Using Low-Reflecting Boundary Conditions to Model Wave Propagation

Bridget Cunningham April 6, 2017
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Modeling the propagation of waves from a large vibrating structure can be a challenging task. It requires balancing the reduction of the computational domain’s size with the decrease of reflection at surface boundaries. With the low-reflecting boundary conditions in the COMSOL Multiphysics® software, we can easily reduce our computational domain to a practical size while ensuring accurate simulation results. Today, we illustrate this with the example of modeling wave propagation in rocks under blast loads.

Studying Wave Propagation in Rocks Under Blast Loads

Across the world, tunnels provide improved modes of transit for those traveling via roads, rails, canals, and even by foot. To construct these underground passageways, blasting technology is often used as a means of fracturing rocks for excavation.

A photograph of the Lærdal Tunnel.
The Lærdal Tunnel, the world’s longest road tunnel, was built with the help of blasting. Image by Svein-Magne Tunli — Own work. Licensed under CC BY-SA 3.0, via Wikimedia Commons.

When rocks undergo blasting, they are subjected to loads at the points where holes have been drilled. Understanding how waves propagate within these structures during blasting is key to ensuring this operation’s safety and reliability.

As in other cases that involve modeling the propagation of waves from a large vibrating structure, this can be a challenge. We not only have to deal with a computational domain that is quite significant in size, but we also have to make sure that reflections from the surface boundaries don’t affect the accuracy of the results. In COMSOL Multiphysics, there is a simple solution: using low-reflecting boundary conditions to truncate the computational domain.

To get a better idea of when to use this functionality, let’s look at an example from the Application Gallery.

Using Low-Reflecting Boundary Conditions to Model Wave Propagation

By default, low-reflecting boundary conditions use material data from the neighboring domain to develop a perfect impedance match for pressure and shear waves. Such an approach is best suited for those situations where the wave direction is close to normal at the wall.

In our example, we use a block model geometry. Of the model’s four side walls, two are symmetry planes. The other sides represent truncating the computational domain in the directions where the rock features lateral dimensions much larger than the depth. The size of the block as well as its material parameters correspond to those used in Ref. 1 in the model documentation.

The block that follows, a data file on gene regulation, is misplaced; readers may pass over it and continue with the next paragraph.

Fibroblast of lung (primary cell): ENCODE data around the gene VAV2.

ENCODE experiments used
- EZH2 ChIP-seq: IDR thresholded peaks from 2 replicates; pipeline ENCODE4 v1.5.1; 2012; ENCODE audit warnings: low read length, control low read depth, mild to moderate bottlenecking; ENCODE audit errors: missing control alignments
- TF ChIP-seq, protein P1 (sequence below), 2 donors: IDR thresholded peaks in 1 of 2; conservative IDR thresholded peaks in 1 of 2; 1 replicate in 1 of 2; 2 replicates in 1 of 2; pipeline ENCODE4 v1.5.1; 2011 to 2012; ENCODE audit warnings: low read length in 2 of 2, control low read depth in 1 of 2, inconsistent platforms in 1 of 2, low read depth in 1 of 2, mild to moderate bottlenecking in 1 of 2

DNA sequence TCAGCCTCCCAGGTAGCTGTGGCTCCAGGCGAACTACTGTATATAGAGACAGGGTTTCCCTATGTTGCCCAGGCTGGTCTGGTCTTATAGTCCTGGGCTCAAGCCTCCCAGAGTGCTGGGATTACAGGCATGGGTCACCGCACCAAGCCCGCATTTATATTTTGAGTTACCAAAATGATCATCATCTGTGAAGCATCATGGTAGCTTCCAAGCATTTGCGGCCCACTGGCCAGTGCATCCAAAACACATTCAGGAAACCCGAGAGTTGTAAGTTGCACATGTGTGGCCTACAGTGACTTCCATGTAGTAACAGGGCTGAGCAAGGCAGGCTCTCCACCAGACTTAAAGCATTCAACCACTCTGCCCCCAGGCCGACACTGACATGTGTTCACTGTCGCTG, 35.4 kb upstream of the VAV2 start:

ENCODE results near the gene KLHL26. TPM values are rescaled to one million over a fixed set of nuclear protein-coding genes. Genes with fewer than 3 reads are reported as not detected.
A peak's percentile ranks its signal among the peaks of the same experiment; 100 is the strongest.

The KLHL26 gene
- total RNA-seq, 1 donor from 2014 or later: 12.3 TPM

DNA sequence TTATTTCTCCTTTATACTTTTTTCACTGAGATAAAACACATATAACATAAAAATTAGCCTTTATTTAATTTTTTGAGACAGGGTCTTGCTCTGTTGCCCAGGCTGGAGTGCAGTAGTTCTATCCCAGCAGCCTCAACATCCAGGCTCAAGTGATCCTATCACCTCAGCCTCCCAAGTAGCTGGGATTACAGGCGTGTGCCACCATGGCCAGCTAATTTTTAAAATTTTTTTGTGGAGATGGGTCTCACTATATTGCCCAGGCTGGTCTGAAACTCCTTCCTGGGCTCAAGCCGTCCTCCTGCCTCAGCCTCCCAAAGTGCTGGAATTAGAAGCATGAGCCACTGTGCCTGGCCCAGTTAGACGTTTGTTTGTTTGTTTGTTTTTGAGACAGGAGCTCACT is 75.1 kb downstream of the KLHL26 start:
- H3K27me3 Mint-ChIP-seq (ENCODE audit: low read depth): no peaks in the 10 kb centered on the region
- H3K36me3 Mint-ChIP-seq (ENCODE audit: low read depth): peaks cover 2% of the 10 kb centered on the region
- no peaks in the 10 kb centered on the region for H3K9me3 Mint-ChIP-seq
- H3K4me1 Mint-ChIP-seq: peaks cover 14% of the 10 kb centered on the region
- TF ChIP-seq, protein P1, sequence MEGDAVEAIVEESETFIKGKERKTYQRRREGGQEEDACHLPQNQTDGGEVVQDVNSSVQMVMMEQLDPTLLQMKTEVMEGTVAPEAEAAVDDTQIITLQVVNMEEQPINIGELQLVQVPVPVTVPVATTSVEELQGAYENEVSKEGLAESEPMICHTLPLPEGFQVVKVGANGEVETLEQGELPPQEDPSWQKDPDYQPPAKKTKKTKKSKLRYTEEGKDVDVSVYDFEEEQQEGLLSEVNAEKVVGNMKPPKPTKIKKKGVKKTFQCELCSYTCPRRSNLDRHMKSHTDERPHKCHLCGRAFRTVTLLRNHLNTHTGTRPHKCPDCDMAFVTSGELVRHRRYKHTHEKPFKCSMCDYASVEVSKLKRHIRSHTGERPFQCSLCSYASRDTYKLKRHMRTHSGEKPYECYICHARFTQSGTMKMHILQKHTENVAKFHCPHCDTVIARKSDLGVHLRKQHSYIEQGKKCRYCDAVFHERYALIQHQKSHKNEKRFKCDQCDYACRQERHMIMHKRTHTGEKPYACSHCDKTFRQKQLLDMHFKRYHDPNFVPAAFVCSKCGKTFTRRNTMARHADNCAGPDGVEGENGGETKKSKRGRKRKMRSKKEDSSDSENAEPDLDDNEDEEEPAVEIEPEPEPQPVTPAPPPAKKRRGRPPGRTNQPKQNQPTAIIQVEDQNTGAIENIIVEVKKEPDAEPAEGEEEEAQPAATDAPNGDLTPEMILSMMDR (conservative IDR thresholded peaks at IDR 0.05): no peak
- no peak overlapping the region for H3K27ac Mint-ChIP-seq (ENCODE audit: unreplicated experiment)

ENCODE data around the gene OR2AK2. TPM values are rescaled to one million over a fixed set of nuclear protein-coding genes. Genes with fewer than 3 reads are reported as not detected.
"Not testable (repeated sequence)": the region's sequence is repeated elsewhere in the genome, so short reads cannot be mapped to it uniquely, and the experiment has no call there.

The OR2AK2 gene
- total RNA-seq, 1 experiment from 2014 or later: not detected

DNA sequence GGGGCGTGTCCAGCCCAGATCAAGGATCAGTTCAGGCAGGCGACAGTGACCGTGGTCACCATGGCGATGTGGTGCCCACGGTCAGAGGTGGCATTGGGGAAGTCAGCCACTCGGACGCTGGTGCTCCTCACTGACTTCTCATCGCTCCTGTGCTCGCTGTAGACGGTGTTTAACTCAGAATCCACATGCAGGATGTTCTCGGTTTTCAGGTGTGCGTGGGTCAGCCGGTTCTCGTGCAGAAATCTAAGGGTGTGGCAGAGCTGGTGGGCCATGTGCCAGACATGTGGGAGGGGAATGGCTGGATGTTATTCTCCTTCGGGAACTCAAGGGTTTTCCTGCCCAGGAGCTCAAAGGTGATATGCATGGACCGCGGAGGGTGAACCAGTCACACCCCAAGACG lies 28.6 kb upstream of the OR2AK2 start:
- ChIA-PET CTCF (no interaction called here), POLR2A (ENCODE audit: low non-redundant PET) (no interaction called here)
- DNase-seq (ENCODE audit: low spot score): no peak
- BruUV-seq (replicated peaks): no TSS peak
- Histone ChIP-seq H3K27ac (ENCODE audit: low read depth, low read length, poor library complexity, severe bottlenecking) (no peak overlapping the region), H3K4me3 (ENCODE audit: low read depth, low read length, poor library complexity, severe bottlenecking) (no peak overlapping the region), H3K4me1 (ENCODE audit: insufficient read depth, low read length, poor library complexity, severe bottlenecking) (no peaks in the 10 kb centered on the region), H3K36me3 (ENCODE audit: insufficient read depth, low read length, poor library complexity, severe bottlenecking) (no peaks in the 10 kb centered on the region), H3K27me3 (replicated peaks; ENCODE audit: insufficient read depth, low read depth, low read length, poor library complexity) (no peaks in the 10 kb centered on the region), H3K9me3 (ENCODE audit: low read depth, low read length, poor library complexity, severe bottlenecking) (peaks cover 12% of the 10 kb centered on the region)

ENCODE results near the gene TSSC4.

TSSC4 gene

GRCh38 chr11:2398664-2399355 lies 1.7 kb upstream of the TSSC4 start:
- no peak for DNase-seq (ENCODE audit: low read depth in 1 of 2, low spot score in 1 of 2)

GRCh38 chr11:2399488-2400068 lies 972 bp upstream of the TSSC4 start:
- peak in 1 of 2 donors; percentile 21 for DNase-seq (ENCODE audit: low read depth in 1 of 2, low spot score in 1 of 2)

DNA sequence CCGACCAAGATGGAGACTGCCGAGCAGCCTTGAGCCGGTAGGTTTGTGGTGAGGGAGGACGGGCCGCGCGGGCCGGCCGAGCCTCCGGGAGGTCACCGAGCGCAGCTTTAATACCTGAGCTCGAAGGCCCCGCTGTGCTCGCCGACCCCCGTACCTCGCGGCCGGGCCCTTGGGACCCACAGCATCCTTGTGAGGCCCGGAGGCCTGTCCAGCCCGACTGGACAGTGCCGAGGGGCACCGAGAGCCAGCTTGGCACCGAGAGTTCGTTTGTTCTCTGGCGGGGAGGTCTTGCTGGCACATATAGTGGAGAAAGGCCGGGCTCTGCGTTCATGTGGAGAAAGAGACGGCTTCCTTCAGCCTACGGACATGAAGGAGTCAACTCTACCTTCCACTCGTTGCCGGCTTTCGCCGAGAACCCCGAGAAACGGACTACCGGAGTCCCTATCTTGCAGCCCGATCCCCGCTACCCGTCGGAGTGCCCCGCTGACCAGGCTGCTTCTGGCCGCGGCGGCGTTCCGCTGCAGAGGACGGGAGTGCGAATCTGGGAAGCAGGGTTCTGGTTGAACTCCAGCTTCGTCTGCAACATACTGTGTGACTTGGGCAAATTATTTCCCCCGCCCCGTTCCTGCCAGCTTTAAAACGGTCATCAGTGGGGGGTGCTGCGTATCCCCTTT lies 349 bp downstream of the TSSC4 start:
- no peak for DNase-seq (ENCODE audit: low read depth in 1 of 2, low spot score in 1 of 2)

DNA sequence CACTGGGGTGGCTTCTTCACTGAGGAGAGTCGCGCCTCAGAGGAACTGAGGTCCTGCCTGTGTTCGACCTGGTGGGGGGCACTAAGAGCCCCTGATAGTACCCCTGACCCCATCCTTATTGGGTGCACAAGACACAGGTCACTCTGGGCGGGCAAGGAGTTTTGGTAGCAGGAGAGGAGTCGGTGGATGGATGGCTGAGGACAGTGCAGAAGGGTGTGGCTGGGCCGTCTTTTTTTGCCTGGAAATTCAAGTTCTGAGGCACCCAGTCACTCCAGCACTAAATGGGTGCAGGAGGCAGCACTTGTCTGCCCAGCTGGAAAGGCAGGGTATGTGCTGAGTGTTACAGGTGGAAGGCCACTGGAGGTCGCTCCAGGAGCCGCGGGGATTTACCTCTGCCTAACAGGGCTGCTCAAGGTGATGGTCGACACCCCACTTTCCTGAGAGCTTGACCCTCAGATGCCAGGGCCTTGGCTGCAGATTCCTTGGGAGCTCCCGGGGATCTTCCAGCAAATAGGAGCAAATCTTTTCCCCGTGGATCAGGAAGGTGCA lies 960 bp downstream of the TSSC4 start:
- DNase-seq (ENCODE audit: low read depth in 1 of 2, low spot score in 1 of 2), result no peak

An image showing the model geometry and mesh.
The model geometry and mesh. Note that the two side walls shown are symmetry planes. The blast occurs where the two planes meet at the bottom surface.

The properties of the elastic material applied are shown in the table below. Note that these values correlate with those of a granite rock.

Material Parameter Value
Young’s modulus E = 50 GPa
Poisson’s ratio v = 2/7
Density 2700 kg/m3

The top surface of the rock is free, while a load — in this case, a finite duration pressure pulse — is applied to the bottom surface. The load represents an explosion inside the rock close to its surface.

A graph plotting the load function.
The load function.

For the transient study of the wave propagation in the block, we use a time interval of 150 ms. The following simulation plot depicts the typical pattern of wave propagation.

Simulation results after using low-reflecting boundary conditions to model wave propagation in COMSOL Multiphysics®.
The stress within the block at an early stage of the elastic wave propagation.

Next, we compare the vertical displacement at the upper surface of the rock when low-reflecting boundary conditions are applied (solid blue line) and when they are not (dotted green line). Note that the first and second dashed vertical lines in the plot below represent the analytical estimates for when the incoming and reflected pressure waves reach the surface, respectively. Both of these estimates agree very well with the obtained simulation results. Further, as the plot indicates, the two responses begin to deviate from one another after the estimated time, a result of the reflected wave.

A plot comparing the vertical displacement at the rock's upper surface with and without low-reflecting boundary conditions.
Comparison of the vertical displacement at the rock’s upper surface with and without the use of low-reflecting boundary conditions.

The example presented here is just one of many cases where using low-reflecting boundary conditions can benefit our modeling processes. In addition, this tutorial model can act as a guide for optimizing other simulation studies.

Learn More About Modeling Wave Propagation with COMSOL Multiphysics®


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